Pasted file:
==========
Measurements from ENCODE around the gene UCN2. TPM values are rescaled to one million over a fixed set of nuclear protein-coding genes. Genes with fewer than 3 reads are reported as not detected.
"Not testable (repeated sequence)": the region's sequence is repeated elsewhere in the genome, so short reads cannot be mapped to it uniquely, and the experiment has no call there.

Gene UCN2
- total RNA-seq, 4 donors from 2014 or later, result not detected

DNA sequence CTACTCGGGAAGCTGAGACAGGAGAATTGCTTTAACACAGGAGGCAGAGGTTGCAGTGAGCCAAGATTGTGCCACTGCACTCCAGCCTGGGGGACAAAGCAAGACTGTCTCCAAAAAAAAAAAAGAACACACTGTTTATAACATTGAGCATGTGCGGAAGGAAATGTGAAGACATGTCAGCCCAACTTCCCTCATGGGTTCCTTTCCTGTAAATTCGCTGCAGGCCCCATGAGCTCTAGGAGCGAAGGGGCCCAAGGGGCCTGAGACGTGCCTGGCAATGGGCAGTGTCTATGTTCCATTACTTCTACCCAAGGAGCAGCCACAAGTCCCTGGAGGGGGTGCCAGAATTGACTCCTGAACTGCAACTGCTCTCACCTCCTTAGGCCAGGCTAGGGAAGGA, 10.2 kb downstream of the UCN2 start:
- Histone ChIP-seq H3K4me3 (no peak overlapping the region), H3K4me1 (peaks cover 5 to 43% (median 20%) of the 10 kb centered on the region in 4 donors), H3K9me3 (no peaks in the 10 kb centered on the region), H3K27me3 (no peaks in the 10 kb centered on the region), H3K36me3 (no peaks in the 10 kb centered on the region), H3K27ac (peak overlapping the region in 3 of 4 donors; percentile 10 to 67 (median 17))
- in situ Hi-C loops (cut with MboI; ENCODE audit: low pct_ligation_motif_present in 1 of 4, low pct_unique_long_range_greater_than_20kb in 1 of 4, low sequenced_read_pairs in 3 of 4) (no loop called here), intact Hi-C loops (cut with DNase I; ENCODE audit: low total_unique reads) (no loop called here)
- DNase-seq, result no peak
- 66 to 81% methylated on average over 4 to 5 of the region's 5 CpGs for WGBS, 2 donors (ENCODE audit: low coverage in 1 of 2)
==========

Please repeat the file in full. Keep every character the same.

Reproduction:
Measurements from ENCODE around the gene UCN2. TPM values are rescaled to one million over a fixed set of nuclear protein-coding genes. Genes with fewer than 3 reads are reported as not detected.
"Not testable (repeated sequence)": the region's sequence is repeated elsewhere in the genome, so short reads cannot be mapped to it uniquely, and the experiment has no call there.

Gene UCN2
- total RNA-seq, 4 donors from 2014 or later, result not detected

DNA sequence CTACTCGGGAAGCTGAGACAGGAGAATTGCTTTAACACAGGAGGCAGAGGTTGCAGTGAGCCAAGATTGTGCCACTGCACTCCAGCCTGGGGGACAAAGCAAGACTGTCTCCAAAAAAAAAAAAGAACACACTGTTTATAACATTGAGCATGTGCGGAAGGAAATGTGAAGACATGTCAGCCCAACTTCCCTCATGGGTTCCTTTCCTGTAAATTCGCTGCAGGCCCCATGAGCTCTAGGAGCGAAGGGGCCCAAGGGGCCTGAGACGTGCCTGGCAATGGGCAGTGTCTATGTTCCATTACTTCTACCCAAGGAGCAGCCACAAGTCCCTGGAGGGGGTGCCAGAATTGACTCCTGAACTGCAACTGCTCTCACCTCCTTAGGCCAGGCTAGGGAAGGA, 10.2 kb downstream of the UCN2 start:
- Histone ChIP-seq H3K4me3 (no peak overlapping the region), H3K4me1 (peaks cover 5 to 43% (median 20%) of the 10 kb centered on the region in 4 donors), H3K9me3 (no peaks in the 10 kb centered on the region), H3K27me3 (no peaks in the 10 kb centered on the region), H3K36me3 (no peaks in the 10 kb centered on the region), H3K27ac (peak overlapping the region in 3 of 4 donors; percentile 10 to 67 (median 17))
- in situ Hi-C loops (cut with MboI; ENCODE audit: low pct_ligation_motif_present in 1 of 4, low pct_unique_long_range_greater_than_20kb in 1 of 4, low sequenced_read_pairs in 3 of 4) (no loop called here), intact Hi-C loops (cut with DNase I; ENCODE audit: low total_unique reads) (no loop called here)
- DNase-seq, result no peak
- 66 to 81% methylated on average over 4 to 5 of the region's 5 CpGs for WGBS, 2 donors (ENCODE audit: low coverage in 1 of 2)